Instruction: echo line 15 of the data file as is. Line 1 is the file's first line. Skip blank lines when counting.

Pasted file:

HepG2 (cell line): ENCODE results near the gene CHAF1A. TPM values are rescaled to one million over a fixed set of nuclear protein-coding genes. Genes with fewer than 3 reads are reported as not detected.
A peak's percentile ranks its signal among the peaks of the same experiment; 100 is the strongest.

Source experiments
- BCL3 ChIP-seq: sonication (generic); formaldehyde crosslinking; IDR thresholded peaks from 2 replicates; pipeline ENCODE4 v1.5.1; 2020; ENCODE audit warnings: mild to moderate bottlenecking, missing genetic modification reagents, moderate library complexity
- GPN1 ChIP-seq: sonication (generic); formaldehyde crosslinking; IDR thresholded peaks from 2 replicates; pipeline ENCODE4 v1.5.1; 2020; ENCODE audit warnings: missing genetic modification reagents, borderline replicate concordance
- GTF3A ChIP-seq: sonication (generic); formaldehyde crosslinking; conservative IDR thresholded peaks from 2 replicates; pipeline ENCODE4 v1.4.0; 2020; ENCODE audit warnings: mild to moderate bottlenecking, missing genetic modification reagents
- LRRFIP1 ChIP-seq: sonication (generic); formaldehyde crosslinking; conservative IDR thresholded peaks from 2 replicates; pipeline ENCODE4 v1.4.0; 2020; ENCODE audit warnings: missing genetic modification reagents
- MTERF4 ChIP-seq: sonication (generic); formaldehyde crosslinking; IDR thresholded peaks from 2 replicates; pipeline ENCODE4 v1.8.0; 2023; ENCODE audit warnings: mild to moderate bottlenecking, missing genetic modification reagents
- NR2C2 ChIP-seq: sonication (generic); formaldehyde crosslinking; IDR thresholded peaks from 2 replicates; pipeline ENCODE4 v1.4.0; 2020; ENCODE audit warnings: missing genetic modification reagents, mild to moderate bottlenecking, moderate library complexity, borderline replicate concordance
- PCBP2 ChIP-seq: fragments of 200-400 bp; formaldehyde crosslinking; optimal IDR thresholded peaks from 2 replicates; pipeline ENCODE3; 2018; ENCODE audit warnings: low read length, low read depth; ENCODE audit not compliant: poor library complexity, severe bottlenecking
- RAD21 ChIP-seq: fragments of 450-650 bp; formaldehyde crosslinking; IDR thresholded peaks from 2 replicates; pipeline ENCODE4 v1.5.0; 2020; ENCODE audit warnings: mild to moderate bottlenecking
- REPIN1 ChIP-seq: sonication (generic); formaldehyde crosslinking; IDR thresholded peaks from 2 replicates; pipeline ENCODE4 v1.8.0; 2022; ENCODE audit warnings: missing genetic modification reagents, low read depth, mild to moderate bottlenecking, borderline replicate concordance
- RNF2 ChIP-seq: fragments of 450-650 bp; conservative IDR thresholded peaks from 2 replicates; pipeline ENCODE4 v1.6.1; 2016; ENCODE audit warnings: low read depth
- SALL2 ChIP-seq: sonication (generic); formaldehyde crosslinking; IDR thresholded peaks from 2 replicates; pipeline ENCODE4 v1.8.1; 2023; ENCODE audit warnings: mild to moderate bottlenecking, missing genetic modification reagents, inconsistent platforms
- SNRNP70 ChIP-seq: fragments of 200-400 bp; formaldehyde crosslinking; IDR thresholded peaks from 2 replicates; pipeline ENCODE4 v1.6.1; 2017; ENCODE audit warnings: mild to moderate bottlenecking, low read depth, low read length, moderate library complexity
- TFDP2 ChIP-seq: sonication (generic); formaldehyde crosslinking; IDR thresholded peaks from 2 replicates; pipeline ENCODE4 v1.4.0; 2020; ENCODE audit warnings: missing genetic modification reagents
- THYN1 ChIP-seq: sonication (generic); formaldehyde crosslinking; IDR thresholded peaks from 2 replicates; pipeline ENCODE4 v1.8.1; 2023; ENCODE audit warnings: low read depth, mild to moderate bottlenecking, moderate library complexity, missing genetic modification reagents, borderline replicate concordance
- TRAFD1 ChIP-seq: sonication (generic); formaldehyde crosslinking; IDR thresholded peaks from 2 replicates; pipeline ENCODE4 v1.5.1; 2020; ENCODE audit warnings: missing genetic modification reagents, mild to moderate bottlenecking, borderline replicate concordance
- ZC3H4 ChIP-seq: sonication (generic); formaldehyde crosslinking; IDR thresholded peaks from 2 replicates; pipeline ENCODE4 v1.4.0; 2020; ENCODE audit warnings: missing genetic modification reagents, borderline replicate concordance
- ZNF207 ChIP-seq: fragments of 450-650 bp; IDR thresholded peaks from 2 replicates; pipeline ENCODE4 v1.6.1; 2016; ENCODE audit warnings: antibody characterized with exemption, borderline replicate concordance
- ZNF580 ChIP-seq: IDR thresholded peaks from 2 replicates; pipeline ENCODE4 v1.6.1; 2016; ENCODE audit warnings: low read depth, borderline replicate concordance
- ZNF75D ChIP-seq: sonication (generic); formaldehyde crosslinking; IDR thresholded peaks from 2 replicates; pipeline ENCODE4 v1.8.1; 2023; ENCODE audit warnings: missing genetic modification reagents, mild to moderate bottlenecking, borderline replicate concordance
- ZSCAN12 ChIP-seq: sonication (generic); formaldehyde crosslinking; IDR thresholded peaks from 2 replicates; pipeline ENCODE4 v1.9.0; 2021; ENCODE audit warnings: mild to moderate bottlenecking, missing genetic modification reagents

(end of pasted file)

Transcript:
- SNRNP70 ChIP-seq: fragments of 200-400 bp; formaldehyde crosslinking; IDR thresholded peaks from 2 replicates; pipeline ENCODE4 v1.6.1; 2017; ENCODE audit warnings: mild to moderate bottlenecking, low read depth, low read length, moderate library complexity